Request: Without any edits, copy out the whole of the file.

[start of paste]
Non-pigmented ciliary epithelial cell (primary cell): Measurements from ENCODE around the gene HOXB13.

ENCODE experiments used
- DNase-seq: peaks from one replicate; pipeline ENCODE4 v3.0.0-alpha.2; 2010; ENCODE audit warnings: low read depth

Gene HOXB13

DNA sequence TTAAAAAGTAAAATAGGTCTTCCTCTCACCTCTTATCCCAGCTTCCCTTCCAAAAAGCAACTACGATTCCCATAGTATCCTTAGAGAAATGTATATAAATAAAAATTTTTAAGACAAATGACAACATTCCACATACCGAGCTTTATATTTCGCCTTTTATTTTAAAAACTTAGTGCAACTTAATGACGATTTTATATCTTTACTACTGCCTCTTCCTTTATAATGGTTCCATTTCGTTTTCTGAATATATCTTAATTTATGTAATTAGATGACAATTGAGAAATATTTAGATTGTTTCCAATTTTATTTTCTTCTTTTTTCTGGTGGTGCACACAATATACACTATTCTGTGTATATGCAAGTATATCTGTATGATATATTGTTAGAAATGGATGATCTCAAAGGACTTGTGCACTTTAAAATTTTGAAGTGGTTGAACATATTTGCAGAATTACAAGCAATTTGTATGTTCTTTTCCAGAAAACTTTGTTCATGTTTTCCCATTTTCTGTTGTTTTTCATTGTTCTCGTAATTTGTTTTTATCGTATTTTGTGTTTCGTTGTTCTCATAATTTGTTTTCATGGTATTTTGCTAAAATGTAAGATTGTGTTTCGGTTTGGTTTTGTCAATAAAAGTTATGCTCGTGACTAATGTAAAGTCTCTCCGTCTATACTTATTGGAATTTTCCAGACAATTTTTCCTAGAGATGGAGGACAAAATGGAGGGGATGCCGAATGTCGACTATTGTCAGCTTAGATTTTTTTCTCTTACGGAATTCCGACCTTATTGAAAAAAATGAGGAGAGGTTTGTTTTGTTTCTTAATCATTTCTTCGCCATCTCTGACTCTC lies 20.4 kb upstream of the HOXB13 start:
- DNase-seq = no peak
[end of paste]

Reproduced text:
Non-pigmented ciliary epithelial cell (primary cell): Measurements from ENCODE around the gene HOXB13.

ENCODE experiments used
- DNase-seq: peaks from one replicate; pipeline ENCODE4 v3.0.0-alpha.2; 2010; ENCODE audit warnings: low read depth

Gene HOXB13

DNA sequence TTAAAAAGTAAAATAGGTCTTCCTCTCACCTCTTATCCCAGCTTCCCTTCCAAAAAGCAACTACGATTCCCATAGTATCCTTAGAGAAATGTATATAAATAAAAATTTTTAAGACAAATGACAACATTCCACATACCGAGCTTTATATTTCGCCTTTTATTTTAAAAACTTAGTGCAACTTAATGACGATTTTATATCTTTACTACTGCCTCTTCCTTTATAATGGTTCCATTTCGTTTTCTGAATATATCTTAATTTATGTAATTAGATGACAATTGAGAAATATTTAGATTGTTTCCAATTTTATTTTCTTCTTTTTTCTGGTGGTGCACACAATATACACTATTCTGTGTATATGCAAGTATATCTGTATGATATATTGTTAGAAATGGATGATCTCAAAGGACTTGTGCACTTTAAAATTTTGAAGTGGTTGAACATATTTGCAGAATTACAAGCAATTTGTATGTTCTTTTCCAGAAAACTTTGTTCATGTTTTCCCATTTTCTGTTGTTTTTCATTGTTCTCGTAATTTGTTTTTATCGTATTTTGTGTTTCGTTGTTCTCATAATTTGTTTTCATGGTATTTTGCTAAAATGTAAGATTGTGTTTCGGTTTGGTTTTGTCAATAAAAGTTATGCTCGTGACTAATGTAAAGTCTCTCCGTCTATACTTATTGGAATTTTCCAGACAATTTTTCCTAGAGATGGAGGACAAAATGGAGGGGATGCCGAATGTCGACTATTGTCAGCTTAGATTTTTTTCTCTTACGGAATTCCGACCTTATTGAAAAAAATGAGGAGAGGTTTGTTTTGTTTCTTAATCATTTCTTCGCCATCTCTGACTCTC lies 20.4 kb upstream of the HOXB13 start:
- DNase-seq = no peak